Defined benefit (DB) pension schemes offloaded a record slice of their liabilities in 2019, a report claims, and there could be much more to come.
The pension risk transfer market should have surpassed £40bn in 2019, Legal & General believes. If the financial services giant is right, then the de-risking market has growing eightfold since 2010.
Yet this growth rate is forecast to accelerate in the next decade as schemes move closer to their endgames, according to the Pensions Policy Institute. In a report published in October, the retirement savings research specialist predicted that the value of UK pension liabilities transferred to insurers could top £770bn by 2030.
The volume of such deals transacted in 2019 demonstrates the market’s potential, said Laura Mason, chief executive of Legal & General Retirement Institutional.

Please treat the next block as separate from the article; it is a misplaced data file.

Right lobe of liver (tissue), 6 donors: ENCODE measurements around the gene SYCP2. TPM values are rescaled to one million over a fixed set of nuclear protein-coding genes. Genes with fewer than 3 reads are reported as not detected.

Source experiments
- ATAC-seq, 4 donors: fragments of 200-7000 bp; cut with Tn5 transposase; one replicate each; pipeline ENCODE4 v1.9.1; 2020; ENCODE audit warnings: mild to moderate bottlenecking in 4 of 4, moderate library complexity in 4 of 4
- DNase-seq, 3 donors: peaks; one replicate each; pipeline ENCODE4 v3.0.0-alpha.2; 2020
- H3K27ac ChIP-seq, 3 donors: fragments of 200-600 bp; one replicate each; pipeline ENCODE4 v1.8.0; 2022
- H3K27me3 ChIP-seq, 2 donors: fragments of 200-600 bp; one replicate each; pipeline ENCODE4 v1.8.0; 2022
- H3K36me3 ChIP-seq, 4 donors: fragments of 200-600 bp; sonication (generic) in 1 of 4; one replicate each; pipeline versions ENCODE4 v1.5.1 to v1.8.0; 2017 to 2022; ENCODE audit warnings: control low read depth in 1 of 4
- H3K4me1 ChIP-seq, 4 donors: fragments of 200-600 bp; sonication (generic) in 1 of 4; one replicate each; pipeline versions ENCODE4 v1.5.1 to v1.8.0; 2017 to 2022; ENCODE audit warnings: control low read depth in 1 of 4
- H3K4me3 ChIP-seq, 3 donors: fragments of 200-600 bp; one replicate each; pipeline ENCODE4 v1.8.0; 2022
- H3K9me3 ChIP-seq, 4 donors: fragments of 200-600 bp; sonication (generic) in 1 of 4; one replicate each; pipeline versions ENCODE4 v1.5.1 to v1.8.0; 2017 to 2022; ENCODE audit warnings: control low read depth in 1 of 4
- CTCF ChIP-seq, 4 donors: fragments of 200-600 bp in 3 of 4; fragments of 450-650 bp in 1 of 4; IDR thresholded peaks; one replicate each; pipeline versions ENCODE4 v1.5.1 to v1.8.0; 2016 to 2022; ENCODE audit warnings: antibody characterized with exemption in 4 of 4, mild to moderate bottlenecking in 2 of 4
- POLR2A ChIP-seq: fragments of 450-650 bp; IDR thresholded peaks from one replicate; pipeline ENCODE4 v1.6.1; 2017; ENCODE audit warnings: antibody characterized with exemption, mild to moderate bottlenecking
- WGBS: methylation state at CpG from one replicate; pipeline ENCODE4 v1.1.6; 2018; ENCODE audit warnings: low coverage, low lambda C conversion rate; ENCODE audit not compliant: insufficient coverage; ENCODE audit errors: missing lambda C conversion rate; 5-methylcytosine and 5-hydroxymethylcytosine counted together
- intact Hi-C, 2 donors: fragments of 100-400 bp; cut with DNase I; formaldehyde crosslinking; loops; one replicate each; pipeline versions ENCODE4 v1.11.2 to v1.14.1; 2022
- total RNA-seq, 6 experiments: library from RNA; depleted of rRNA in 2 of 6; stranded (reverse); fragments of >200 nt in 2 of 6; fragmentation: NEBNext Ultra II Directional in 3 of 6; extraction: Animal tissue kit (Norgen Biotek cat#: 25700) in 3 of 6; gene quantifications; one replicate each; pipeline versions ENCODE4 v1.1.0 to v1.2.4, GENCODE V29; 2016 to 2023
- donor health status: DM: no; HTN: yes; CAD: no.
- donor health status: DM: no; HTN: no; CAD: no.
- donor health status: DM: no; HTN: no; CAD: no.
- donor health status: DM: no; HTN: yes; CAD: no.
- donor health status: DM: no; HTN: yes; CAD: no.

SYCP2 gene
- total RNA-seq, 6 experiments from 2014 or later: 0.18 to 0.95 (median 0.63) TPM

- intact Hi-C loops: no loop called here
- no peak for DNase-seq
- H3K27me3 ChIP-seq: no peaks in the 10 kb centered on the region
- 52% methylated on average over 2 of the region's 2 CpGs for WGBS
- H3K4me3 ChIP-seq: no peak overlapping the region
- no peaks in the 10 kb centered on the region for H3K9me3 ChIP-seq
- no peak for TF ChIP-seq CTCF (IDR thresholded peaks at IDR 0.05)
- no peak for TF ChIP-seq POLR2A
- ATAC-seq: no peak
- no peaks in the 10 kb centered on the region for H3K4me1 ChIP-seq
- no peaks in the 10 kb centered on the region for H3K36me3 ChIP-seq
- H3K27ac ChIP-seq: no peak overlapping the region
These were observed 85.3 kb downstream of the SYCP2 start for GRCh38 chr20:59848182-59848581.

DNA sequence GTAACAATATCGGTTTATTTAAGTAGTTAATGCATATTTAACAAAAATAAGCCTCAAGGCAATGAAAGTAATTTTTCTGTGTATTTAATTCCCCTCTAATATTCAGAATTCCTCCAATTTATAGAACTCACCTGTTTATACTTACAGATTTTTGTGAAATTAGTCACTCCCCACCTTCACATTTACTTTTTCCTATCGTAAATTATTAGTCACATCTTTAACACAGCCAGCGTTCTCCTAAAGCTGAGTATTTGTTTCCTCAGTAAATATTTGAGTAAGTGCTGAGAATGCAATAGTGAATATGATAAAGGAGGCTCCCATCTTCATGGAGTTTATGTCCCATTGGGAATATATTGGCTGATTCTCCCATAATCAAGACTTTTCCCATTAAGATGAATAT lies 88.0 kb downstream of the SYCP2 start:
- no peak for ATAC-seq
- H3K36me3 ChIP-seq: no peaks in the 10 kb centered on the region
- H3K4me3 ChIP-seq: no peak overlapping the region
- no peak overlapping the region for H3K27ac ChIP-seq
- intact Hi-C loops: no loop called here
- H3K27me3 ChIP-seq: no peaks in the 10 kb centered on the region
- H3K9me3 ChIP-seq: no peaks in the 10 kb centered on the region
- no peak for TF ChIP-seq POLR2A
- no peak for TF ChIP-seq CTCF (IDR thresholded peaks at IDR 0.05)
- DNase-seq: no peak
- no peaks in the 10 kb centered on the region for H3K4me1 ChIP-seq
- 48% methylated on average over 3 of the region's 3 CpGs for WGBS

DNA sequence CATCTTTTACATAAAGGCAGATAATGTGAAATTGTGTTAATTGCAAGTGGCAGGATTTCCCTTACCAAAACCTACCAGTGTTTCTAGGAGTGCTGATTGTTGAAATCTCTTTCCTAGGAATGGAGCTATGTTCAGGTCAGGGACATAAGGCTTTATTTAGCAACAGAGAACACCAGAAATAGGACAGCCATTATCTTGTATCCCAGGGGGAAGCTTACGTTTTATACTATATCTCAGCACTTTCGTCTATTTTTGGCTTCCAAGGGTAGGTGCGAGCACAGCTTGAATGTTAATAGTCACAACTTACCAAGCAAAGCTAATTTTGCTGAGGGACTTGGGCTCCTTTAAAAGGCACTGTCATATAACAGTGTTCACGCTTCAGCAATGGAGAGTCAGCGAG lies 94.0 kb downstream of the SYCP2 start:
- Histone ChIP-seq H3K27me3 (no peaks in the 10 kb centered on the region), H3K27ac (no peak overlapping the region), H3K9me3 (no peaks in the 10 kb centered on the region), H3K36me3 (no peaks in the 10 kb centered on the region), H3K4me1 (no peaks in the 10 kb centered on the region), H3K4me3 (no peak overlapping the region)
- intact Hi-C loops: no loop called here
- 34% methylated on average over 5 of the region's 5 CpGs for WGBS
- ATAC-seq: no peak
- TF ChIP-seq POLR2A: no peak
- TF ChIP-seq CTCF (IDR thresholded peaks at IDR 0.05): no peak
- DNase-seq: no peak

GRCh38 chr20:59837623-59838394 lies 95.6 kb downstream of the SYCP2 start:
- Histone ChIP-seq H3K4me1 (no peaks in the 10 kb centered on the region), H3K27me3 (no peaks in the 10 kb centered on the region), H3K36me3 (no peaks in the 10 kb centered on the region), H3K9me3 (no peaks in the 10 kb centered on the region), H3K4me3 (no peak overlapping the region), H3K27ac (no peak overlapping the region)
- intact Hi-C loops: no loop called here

“It seems likely that the total volume of new business in the UK market will exceed £40bn in 2019, a fantastic result for trustees, companies and pension plan members alike,” she added.
The five largest transactions in the UK were each worth more than £3.4bn, the report said. Of the 10 largest such UK transactions overall, six were completed last year.
One example is telecommunications tech company Telent, which agreed a full buy-in of its pension plan with insurer Rothesay Life in October. The agreement between the two is worth £4.7bn.
The rising number of nine-figure deals is further evidence that the trend towards pension scheme de-risking is booming.
Indeed, it has been reported that mutual giant the Co-op is negotiating deals with Pensions Insurance Corporation and Aviva to offload up to £2bn of its pension liabilities.